Tuesday, October 1, 2013 at 8:58 AM
Tuesday October 1st is the first day Ohioans can shop for health insurance on the new health care exchange under the federal affordable health care act.
Want to see sample premium prices?
To read the federal report on exchange prices by state and city released by the U.S. Department of Health and Human Services, click here.
Want to buy?
Go to healthcare.gov
Is healthcare.gov telling you to wait?
If you want to get a general idea of what your premium and options might be, try the “How Much Will Obamacare Cost Me?” Calculator by Kaiser Family Foundation in coordination with NPR.
This morning, health care providers across Northeast Ohio are bracing for questions about the exchanges.
With computer glitches and confusion looming, several advocates and health care providers advised patience today. One said this morning that their clinic was viewing this as a “soft launch.”
Cathy Levine, executive director of the consumer advocacy group UHCAN Ohio, said: “We don’t actually expect anyone to buy on the exchanges the first day,” she said. “They have until Dec. 15 to buy a plan and still qualify for coverage starting Jan. 1.”
The federal government is supporting or fully running the insurance marketplaces in 36 states, including Ohio. Officials have assured the public that the exchanges will open Oct. 1 - despite the government shutdown.
Consumers who can’t get insurance through their workplace can call a toll-free number or go to an online portal to buy it themselves. They can choose between a bronze, silver, gold and platinum plan. Subsidies are granted based on income, and are calculated when the consumer signs up.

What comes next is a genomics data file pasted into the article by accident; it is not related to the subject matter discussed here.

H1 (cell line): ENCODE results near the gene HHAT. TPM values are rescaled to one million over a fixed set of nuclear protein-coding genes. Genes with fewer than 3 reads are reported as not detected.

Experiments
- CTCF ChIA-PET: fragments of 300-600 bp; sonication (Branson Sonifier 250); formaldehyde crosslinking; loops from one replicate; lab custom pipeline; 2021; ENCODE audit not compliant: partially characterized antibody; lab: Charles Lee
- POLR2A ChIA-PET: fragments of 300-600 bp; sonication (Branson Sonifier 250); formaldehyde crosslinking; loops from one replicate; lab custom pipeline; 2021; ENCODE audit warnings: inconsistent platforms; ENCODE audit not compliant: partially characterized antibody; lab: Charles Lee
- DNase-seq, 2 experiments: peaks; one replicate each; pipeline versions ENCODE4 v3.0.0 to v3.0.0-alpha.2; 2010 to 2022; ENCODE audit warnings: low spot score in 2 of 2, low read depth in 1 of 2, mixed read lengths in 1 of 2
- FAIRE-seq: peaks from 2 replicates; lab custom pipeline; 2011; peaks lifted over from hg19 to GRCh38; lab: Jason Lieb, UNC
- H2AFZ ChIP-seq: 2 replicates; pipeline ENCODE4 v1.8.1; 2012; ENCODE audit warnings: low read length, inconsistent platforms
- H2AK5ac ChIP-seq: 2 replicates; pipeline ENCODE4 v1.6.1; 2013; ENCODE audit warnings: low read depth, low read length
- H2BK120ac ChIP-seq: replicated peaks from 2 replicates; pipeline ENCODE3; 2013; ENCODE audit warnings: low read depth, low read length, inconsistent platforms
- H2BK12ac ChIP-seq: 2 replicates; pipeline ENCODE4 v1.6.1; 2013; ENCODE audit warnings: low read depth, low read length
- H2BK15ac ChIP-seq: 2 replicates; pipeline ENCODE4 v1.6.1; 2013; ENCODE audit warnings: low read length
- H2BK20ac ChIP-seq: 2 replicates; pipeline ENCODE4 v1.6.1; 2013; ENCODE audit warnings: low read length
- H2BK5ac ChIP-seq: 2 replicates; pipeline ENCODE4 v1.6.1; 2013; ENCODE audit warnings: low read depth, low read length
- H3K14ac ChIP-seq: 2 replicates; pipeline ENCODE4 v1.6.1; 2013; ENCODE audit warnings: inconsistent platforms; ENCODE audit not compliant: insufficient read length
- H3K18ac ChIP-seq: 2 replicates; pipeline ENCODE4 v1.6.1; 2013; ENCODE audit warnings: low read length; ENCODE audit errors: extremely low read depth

According to a federal report released last week, consumers in the Cleveland region will be able to pick from 45 different plans. The lowest cost plan for a 27 year old with an income of $25,000 will be $93 a month after the tax credits.
Jackie Garner with the U.S. Center for Medicare and Medicaid Services says the website for the federal health insurance exchange is easy: healthcare.gov. “When they shop on the marketplace, they will be able to make an apples to apples comparison.”
Garner explains that the bronze plan that offers higher deductibles and fewer services at a lower price or the platinum plan that offers lower deductibles and more coverage at a higher price.
“And I think people will be very pleased with the actual costs of the plans themselves and for, we estimate a very high percentage of individuals and families will be eligible for extra help and when you take into account that extra help, the plans become even more affordable.”
Under the Affordable Care Act, plans are not allowed to reject people with pre-existing conditions. Ands preventive medical care is part of all of the plans, regardless of the level of coverage chosen.
Ohioans have until December 15th to sign up for a plan in order for coverage to start on January first. There’s one important thing to remember – individuals are required, under the new health care law, to have coverage in calendar year 2014.
“When an individual files their taxes in 2015 for the year 2014, if they did not get credible coverage durng 2014, they run the risk of having a fee assessed through the tax process,” she says. “And the fee that they would be paying in 2015 is approximately $95 dollars per adult or one percent of your annual income, whichever is higher and about half of that for a child.”
The penalty is set to increase in larger increments each year after that. Young Ohioans under the age of 26 can stay on their parent’s health care plan if they want under the new federal law.
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